” Horseshoe crabs are marine arthropods of the family Limulidae and order Xiphosura or Xiphosurida. They are invertebrates, meaning that they lack a spine. Horseshoe crabs live primarily in and around shallow ocean waters on soft sandy or muddy bottoms. They occasionally come onto shore to mate. They are commonly used as bait and in fertilizer. In recent years, population declines have occurred as a consequence of coastal habitat destruction in Japan and overharvesting along the east coast of North America. Tetrodotoxin may be present in the role of species inhabiting the waters of Thailand.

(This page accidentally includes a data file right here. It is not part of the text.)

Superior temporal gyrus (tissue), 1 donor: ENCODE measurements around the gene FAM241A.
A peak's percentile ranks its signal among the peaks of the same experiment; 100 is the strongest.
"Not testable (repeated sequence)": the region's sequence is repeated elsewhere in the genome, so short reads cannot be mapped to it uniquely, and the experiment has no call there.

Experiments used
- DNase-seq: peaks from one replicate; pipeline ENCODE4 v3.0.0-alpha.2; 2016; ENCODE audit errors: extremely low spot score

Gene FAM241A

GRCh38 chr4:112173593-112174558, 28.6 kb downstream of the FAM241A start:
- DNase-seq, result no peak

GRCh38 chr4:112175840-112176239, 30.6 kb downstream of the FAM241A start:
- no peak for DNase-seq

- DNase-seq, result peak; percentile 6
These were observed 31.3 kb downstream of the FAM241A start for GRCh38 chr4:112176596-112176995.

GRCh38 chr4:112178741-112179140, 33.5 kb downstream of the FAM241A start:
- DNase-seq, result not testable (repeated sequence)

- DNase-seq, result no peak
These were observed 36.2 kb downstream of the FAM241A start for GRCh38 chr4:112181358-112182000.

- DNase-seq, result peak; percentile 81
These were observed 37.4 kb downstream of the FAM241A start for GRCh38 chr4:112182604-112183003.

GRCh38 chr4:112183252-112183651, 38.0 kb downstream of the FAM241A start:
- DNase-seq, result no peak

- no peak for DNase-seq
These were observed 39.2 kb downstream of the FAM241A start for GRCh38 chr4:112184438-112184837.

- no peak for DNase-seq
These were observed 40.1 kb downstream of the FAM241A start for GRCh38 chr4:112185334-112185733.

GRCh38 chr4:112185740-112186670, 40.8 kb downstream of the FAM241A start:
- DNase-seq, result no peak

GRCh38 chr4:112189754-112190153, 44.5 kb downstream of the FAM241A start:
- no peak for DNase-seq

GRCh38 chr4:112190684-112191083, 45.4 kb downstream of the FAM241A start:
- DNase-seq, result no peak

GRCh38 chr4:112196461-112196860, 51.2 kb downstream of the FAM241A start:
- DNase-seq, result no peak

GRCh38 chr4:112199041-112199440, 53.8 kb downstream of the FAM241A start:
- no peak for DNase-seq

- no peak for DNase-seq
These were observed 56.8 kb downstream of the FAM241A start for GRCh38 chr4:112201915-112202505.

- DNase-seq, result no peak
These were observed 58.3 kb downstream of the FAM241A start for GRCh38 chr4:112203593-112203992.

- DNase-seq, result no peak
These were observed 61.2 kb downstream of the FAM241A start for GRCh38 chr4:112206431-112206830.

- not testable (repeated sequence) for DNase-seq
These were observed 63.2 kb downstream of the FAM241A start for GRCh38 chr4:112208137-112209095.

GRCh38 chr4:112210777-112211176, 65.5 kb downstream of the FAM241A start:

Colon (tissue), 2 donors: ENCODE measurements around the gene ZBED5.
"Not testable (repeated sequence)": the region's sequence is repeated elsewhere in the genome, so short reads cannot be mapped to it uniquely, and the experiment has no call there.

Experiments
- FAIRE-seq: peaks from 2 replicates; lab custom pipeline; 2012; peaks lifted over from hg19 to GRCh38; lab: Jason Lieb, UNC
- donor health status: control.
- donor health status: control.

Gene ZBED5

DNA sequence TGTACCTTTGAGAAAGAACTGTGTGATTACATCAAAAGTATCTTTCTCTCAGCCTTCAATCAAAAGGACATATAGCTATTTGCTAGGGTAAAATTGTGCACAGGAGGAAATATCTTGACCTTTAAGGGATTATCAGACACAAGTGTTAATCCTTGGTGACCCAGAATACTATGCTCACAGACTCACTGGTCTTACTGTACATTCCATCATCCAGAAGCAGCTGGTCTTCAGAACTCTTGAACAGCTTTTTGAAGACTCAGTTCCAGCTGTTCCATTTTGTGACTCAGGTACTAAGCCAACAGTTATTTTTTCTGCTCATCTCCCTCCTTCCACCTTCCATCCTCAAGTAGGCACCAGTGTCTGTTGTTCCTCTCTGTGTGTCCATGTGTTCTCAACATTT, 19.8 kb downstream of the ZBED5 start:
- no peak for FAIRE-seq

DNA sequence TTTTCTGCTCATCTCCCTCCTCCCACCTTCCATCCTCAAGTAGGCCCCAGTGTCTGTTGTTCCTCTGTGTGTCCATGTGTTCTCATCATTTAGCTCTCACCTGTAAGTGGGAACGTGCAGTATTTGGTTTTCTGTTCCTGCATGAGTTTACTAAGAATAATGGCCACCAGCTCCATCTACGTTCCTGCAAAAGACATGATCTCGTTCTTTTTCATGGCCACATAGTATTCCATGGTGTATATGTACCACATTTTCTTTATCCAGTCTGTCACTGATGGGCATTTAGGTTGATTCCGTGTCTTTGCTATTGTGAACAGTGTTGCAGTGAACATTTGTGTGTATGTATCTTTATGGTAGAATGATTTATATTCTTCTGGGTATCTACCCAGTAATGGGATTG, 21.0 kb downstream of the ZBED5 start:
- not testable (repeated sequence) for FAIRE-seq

Because of their origin 450 million years ago, horseshoe crabs are considered living fossils. The entire body of the horseshoe crab is protected by a hard carapace. It has two compound lateral eyes, each composed of about 1,000 ommatidia, plus a pair of median eyes that are able to detect both visible light and ultraviolet light, a single endoparietal eye, and a pair of rudimentary lateral eyes on the top. The latter become functional just before the embryo hatches. Also, a pair of ventral eyes is located near the mouth, as well as a cluster of photoreceptors on the telson. The horseshoe crab has five additional eyes on top of its shell. Despite having relatively poor eyesight, the animals have the largest rods and cones of any known animal, about 100 times the size of humans’, and their eyes are a million times more sensitive to light at night than during the day. The mouth is located in the center of the legs, whose bases are referred to as gnathobases and have the same function as jaws and help grind up food. The horseshoe crab has five pairs of legs for walking, swimming, and moving food into the mouth, each with a claw at the tip, except for the last pair.” https://en.wikipedia.org/wiki/Horseshoe_crab